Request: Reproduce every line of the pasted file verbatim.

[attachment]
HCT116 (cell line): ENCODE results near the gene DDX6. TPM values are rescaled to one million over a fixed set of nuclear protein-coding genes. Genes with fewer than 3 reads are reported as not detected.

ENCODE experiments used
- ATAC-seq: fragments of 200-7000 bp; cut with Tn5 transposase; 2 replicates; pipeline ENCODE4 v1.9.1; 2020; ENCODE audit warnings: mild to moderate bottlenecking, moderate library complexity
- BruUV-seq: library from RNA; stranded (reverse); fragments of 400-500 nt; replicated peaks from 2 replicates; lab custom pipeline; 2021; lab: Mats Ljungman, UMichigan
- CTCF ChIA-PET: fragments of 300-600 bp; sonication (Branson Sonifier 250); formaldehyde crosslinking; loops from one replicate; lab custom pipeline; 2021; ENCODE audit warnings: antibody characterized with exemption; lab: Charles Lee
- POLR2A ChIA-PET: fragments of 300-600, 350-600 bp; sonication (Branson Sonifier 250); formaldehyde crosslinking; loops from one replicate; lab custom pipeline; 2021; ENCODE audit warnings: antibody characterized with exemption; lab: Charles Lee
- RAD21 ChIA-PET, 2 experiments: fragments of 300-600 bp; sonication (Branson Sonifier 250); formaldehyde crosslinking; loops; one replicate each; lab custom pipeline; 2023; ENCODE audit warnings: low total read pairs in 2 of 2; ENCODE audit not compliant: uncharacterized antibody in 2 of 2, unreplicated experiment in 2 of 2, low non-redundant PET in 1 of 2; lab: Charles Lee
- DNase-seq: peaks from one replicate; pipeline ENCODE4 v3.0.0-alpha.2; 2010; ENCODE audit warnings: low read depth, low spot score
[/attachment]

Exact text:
HCT116 (cell line): ENCODE results near the gene DDX6. TPM values are rescaled to one million over a fixed set of nuclear protein-coding genes. Genes with fewer than 3 reads are reported as not detected.

ENCODE experiments used
- ATAC-seq: fragments of 200-7000 bp; cut with Tn5 transposase; 2 replicates; pipeline ENCODE4 v1.9.1; 2020; ENCODE audit warnings: mild to moderate bottlenecking, moderate library complexity
- BruUV-seq: library from RNA; stranded (reverse); fragments of 400-500 nt; replicated peaks from 2 replicates; lab custom pipeline; 2021; lab: Mats Ljungman, UMichigan
- CTCF ChIA-PET: fragments of 300-600 bp; sonication (Branson Sonifier 250); formaldehyde crosslinking; loops from one replicate; lab custom pipeline; 2021; ENCODE audit warnings: antibody characterized with exemption; lab: Charles Lee
- POLR2A ChIA-PET: fragments of 300-600, 350-600 bp; sonication (Branson Sonifier 250); formaldehyde crosslinking; loops from one replicate; lab custom pipeline; 2021; ENCODE audit warnings: antibody characterized with exemption; lab: Charles Lee
- RAD21 ChIA-PET, 2 experiments: fragments of 300-600 bp; sonication (Branson Sonifier 250); formaldehyde crosslinking; loops; one replicate each; lab custom pipeline; 2023; ENCODE audit warnings: low total read pairs in 2 of 2; ENCODE audit not compliant: uncharacterized antibody in 2 of 2, unreplicated experiment in 2 of 2, low non-redundant PET in 1 of 2; lab: Charles Lee
- DNase-seq: peaks from one replicate; pipeline ENCODE4 v3.0.0-alpha.2; 2010; ENCODE audit warnings: low read depth, low spot score